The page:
11. 11. Effective Listeners Ineffective Listeners Listen actively Listen passively Take careful and complete notes when applicable Take no notes of ineffective notes Make frequent eye contact with the speaker Make little or no eye contact- inappropriate eye contact Stay focused on the speaker and the content Allow their minds to wander, are easily distracted, work on unrelated tasks Mentally paraphrase key points to maintain attention level and ensure comprehension Fail to paraphrase Adjust listening style to the situation Listen with the same style, regardless of the situation Give the speaker nonverbal cues Fail to give the speaker nonverbal feedback Save questions or points of disagreement until an appropriate time Interrupt whenever they disagree or don’t understand Overlook stylistic differences and focus on the speaker’s message Are distracted by or unduly influences by stylistic differences; are judgmental Make distinctions between main points and supporting details Unable to distinguish main points from details. Look for opportunities to learn Assume they already know everything that’s important to know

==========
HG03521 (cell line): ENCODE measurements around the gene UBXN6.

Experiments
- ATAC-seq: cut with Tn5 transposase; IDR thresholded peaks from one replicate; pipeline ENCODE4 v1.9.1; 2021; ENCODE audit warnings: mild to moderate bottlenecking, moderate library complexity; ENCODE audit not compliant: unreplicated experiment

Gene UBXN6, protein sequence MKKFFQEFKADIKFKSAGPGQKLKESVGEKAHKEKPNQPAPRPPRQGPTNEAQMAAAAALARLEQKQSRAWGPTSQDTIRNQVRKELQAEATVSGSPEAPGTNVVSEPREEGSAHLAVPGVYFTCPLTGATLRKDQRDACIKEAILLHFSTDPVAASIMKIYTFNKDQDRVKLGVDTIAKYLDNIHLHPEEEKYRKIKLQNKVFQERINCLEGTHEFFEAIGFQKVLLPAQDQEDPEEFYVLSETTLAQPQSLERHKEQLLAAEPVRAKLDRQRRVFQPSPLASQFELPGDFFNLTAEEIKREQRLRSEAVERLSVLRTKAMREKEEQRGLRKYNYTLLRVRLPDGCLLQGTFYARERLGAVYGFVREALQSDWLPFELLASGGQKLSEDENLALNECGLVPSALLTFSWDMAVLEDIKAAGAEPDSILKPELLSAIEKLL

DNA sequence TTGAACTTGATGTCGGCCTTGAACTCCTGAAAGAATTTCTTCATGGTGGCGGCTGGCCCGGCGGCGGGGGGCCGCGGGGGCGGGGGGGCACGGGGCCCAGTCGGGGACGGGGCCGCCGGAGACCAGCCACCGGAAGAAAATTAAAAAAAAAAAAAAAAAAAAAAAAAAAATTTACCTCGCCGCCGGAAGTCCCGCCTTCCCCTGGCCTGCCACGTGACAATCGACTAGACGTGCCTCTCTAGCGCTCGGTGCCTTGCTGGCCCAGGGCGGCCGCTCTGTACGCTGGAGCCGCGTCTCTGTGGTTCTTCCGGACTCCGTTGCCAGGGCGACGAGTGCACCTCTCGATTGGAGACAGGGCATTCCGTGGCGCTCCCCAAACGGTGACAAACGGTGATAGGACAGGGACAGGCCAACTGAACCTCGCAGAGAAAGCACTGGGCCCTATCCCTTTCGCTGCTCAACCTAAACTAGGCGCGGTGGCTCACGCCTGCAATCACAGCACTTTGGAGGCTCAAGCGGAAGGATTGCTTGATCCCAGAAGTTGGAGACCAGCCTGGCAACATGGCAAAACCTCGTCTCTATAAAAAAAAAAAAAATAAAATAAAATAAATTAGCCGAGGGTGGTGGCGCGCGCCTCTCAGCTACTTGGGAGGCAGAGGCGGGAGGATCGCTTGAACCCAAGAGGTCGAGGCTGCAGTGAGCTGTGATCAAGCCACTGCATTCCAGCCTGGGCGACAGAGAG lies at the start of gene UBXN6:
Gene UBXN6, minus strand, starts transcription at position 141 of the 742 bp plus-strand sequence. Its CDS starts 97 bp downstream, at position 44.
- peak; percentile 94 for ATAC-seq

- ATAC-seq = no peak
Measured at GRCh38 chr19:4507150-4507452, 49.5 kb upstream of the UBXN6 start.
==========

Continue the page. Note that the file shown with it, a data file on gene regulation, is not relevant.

12. 12. Improving your Nonverbal Communication Skills
  13. 13. What is nonverbal communication?  is the process of sending and receiving information, both intentionally and unintentionally, without using written or spoken language.
  14. 14. Six major categories of nonverbal expression  Facial Expressions  Gestures and postures  Vocal characteristics  Personal appearance  Touch  Time and space
  15. 15. Meeting Minutes
  16. 16. Minutes of a meeting  serves as a permanent, official record of those who attended the meeting, significant discussions taking place during the meeting, any decisions made, and follow-up actions to be taken and is distributed to all individuals who attended the meeting.
  17. 17. Meeting Minutes is a written record of decisions and discussions that are verbally shared. Top 5 reasons for meeting minutes 1. To record those who attended the meeting, 2. To record significant discussions taking place during the meeting, 3. To record any decisions made 4. To follow-up actions to be taken 5. To be distributed to all individuals who attended the meeting.
  18. 18. Step 1 Preparing your Document  If you have a Meeting Agenda use the agenda to guide your note taking  Choose to write or type bring at least 2 pens and lines paper (it is recommended you type the minutes)  Get the names of those who will be attending  Record the start time of the meeting  Record the meeting purpose E.g. Monthly Staff Meeting  Check the main issues to be discussed  Get the name of the person who approved that minutes from the last meeting